Buddhist meditation is not confined only to calming the mind, and concentrating the mind on an object of meditation. They are only the means to an end. The end is intuitive penetration into the ultimate Truth of a human personality – self-knowledge of one’s True Self. Meditation is certainly not a receipt of a divine message from the Buddha externally. It is a process of Gnosis or Self-awakening of knowing one’s True Self (knowledge of microcosm). True Self is Selflessness or Egolessness (Anatt?). Whoever knows one’s True Self knows the true nature of the cosmos (macrocosm). Man is the image of the cosmos. It is the human mind that creates the cosmos. Therefore, knowing the human mind, one knows the cosmos. Buddhist meditation is the means to know the true nature of the mind and body – their Anatt? (No self-identity and only process becoming).
Buddhist meditation is a process of mental development and self-cultivation of morality (s?la), concentration (sam?dhi) and wisdom (paññ?). More specifically, Buddhist meditation is the mental development and self-cultivation of concentration and wisdom. Concentration is also the means but not the end. It is the means to development of wisdom of insight of knowing one’s True Self. The True Self is that there is no permanent and independent agent that regulates the human six sense activities. The human six sense activities are dependently co-arisen from the unity of existence of the five aggregates of form, feelings, perceptions, volitions and consciousness. The unity of existence of five aggregates is the Absolute Reality of Anatt?. Anatt? means that individual soul does not exist but only the unity of existence of the physical (r?pa) and mental (n?ma) phenomena exist. In other words, the “I’ concept is unreal and illusory. Only the unity of physical and mental elements exist.
Therefore, the primary objective of Buddhist mental development is the development of mental concentration with the ultimate aim of purifying the mind through the knowledge of Anatt?. The mental purification is the complete annihilation of the self-centric ego or the elimination of ‘I’ concept. Thus, the habitual propensity of ‘I’ attachment to likes and ‘I’ aversion towards dislikes is eliminated. The annihilation of self-centric ego or ‘I’ concept requires the development of wisdom of insight. The development of insight necessitates the prior development of concentration. The development of concentration necessitates the prior development of morality. Morality is keeping the Five Precepts (Pañcas?la-s) and the Ten Wholesome Course of Actions (Dasas?la-) so that they are not transgressed.
Broadly categorized, there are only there categories of Buddhist meditation. They comprise tranquility meditation (samatha bh?van?), concentration meditation (sam?dhi bh?van?) and insight meditation (vipassan? bh?van?). All apparently dissimilar meditation methods innovated and expounded by many various Buddhist sects or Buddhist schools of Buddhist thought of either Therav?da tradition or Mah?y?na tradition encompass these three aspects of Buddhist meditation.
Many and various meditation methods are innovations by different Buddhist meditation Patriarchs and Masters to calm and still the unceasingly disturbed human mind. The untrained or unmeditated mind is like a monkey mind that is easily perturbed, dispersed, scattered and obsessed with the internal and external environmental stimuli. The environmental stimuli of sight, sound, smell, taste, touch and thought enter through the gates of six sense faculties of eyes, ears, nose, tongue, body and mind to assail the mind. Therefore, an object of meditation is used to tame the diffusing or dispersing mind so that the scattered mind is focused only upon one primary object of meditation. The object of meditation is recommended by a meditation Patriarch or Master guided by the central teachings of Gotama Buddha. All apparently diverse meditation methods must eventually lead to the Four Establishments of Mindfulness (Catt?ro Satipa??h?na) to purify the mind from moment to moment.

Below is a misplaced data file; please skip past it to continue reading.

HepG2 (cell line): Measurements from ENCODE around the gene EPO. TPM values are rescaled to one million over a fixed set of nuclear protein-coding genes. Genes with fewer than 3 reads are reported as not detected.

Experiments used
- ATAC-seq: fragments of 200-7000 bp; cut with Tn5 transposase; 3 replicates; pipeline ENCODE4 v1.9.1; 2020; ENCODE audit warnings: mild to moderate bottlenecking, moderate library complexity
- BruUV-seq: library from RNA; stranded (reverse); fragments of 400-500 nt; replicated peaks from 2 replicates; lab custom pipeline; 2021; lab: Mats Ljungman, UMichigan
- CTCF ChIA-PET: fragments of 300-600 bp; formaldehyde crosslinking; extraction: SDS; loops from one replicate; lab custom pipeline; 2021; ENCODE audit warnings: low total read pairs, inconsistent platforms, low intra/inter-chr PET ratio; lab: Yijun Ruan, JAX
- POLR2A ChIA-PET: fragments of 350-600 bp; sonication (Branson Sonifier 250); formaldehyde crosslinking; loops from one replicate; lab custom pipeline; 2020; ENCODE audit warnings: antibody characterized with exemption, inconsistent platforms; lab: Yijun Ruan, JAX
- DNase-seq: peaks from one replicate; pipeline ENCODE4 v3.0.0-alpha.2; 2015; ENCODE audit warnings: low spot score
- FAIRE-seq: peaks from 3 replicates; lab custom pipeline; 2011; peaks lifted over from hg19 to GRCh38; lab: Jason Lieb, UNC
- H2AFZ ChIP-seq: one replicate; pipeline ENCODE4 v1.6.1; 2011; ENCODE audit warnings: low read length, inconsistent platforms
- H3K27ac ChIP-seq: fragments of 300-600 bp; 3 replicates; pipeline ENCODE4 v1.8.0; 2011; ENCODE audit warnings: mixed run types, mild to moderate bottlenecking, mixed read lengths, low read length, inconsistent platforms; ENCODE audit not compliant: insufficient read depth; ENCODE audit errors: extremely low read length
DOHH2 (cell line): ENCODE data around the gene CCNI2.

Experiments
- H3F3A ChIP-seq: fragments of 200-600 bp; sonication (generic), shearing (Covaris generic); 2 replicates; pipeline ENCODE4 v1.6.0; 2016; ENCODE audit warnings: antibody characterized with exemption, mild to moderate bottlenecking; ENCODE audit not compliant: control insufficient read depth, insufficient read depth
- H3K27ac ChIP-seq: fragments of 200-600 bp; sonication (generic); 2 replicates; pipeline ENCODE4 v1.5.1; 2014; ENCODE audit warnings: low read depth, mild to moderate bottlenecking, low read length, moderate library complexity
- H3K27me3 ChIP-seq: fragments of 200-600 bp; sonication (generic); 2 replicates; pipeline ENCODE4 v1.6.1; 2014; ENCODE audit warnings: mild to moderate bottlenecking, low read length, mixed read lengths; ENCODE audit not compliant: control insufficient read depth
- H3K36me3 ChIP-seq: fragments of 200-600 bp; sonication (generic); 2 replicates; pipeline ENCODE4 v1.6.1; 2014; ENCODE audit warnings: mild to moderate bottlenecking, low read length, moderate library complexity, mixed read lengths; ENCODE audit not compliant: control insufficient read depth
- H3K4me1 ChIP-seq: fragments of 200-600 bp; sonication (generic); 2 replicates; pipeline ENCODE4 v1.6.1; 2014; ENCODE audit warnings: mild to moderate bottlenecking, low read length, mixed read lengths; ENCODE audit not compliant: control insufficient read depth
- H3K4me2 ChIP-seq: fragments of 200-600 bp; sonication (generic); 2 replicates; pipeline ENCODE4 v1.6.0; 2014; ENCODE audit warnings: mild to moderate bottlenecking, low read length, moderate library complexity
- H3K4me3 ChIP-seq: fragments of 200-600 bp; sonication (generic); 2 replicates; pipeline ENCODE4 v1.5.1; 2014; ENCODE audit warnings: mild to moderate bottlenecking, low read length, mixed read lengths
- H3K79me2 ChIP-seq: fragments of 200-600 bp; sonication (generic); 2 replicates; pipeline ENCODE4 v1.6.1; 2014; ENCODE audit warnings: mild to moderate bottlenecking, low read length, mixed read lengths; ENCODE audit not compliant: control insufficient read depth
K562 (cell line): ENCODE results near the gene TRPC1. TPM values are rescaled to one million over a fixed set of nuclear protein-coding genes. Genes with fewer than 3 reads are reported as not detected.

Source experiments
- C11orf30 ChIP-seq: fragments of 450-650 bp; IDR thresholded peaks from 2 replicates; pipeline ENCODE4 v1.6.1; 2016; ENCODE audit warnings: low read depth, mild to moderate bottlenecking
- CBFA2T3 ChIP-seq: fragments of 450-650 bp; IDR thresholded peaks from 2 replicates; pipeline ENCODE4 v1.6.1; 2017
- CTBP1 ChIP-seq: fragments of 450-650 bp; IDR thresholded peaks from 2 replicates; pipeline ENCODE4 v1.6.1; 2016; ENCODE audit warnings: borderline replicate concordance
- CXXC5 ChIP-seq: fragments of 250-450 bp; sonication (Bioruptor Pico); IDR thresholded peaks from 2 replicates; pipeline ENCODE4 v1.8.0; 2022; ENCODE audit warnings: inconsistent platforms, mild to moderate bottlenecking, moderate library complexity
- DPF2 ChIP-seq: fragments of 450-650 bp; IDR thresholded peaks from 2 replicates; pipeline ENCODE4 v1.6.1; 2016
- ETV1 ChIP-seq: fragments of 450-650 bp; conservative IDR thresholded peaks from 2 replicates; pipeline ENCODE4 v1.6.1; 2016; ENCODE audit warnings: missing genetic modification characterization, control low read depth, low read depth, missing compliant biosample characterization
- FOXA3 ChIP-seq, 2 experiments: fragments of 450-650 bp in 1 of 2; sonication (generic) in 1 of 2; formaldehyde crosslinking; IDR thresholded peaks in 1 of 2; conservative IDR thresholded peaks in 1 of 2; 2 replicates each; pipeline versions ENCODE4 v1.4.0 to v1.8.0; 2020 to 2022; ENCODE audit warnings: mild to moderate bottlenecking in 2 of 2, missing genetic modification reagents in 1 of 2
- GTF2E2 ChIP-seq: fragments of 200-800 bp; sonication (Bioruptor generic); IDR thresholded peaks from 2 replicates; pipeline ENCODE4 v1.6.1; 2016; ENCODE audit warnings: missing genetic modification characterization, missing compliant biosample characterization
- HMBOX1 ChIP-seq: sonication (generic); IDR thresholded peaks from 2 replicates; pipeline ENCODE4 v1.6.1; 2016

The object of meditation may be either mindfulness of breathing, mindfulness of the movement of abdomen, recitation of the name of Buddha, listening to the external sound, recitation of a mantra, visualization of a Buddha image or any other appropriate object and so forth.
The main task of tranquility meditation is development of mental serenity so that mental concentration is developed to appease the chatter of the human mind. During the state of tranquility meditation, the grasping upon the human body and mind including the method still exists. Succinctly put, the notion of self-centric ego or ‘I’ concept of this is I, this is mine and this belongs to me still exists in the early process of meditation.
When the mind is calmed or tamed by tranquility meditation, the yogi or meditator naturally and effortly proceeds to the second station of Buddhist meditation called the concentration meditation. During the station of concentration meditation, the yogi or meditator is absorbed in mental concentration (jh?na). However, a subtle ‘I’ concept still exists even in the thought of the thought process of mindfulness and clear awareness of the yogi. The notion of ‘my consciousness’ still exists subtlely even the yogi is meditating very well. ‘My-ness’ is ‘I’ concept of self-centric ego. Self-centric ego is grasping or clinging.
The form of phenomenon still exists in the mind of ‘I’ concept. ‘I’ concept is manifest of self (att?). The illusory ‘self’ never exists in the first place. It has been fabricated by a sentient being who has not insightfully discerned the Absolute Reality of Anatt? - the Unity of Existence created by the Law of Dependent Co-arising (Pa?iccasamupp?da).
To be continued in p.2/2 in the March edition, 2010